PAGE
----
You may not know her name, but the superintendent of your child’s school district certainly does.
For decades, Victoria May, executive director of the Institute for School Partnership at Washington University in St. Louis, has worked with local educators to create high-quality, equitable education for all students. She helped develop the hands-on mySci curriculum, which is taught in nearly every school district in the region as well as many private and charter schools. She and her team also have launched initiatives like STEMpact and Math314, which improve learning in science, technology, engineering and math (STEM); developed programs such as the Transformational Leadership Initiative, which help teachers grow as leaders in their classrooms and their schools; and, most recently, gathered a cohort of St. Louis Public Schools principals to design a new vision for their schools.
“If you want a great city, you have to have great schools, and the way you do that is one teacher, one educator and one school at a time,” May said. “It takes time and it takes trust. You have to build relationships that are authentic and sustainable and to show up in a spirit of collaboration.”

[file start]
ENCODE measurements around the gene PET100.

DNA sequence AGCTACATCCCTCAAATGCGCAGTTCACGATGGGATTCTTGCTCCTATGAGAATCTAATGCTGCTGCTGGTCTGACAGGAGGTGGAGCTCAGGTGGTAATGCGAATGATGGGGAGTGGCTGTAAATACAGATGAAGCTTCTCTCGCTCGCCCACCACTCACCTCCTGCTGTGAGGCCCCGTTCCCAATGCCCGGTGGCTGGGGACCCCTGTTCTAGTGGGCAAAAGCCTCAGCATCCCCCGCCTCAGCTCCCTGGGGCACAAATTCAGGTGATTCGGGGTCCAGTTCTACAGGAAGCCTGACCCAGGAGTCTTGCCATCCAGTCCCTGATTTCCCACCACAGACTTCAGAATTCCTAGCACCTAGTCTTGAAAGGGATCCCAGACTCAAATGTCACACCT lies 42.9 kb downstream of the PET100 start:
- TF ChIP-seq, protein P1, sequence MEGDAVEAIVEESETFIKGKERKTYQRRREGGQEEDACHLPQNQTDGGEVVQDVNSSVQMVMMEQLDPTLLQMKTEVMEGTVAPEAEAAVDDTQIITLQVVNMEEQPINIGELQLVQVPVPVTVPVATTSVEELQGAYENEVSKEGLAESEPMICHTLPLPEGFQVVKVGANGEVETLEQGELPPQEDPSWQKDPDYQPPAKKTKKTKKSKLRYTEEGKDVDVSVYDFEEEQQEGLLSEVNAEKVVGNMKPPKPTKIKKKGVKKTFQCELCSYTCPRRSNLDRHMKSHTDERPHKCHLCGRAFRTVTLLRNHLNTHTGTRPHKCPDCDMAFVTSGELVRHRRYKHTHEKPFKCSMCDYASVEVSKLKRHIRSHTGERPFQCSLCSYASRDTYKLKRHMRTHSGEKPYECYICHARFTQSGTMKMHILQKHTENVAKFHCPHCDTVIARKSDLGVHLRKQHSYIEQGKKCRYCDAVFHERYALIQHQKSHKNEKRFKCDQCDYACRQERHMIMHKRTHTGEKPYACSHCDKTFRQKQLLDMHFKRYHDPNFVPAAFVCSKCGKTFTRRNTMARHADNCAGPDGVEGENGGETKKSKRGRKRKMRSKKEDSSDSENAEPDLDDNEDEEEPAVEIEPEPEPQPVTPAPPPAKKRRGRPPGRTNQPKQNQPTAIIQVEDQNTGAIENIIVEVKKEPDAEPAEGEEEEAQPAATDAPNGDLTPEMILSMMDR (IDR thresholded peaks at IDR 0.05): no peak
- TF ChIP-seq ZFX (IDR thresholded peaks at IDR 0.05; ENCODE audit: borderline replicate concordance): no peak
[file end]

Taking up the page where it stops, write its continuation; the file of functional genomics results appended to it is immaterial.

May is one of seven members of the Washington University community who were honored April 19 at the Gerry and Bob Virgil Ethic of Service Awards, sponsored by the Gephardt Institute for Civic and Community Engagement. Now in their 19th year, the awards celebrate leaders who are devoted to improving the St. Louis region.
Provost Beverly Wendland nominated May, praising her for the breadth and depth of her impact.
“Vicki’s driving goal is to expose all students to high-quality STEM curriculum early so that they can build confidence in their science, technology and math skills as well as build an awareness of the opportunities available to them in STEM-related careers,” Wendland wrote in her nomination. “Vicki has also worked closely with schools to implement new approaches to leadership. Vicki’s passion and drive coupled with her commitment to the belief in distributive leadership acts to create equitable learning spaces. Such spaces can empower students to think critically, problem-solve creatively and engage with the world’s challenges and possibilities.”